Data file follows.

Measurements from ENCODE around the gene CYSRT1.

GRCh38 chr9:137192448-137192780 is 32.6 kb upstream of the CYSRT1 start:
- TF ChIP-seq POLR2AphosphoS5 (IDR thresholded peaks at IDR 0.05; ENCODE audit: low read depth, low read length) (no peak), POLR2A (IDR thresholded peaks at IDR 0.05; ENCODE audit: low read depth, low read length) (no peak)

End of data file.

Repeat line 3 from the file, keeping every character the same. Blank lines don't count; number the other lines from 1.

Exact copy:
- TF ChIP-seq POLR2AphosphoS5 (IDR thresholded peaks at IDR 0.05; ENCODE audit: low read depth, low read length) (no peak), POLR2A (IDR thresholded peaks at IDR 0.05; ENCODE audit: low read depth, low read length) (no peak)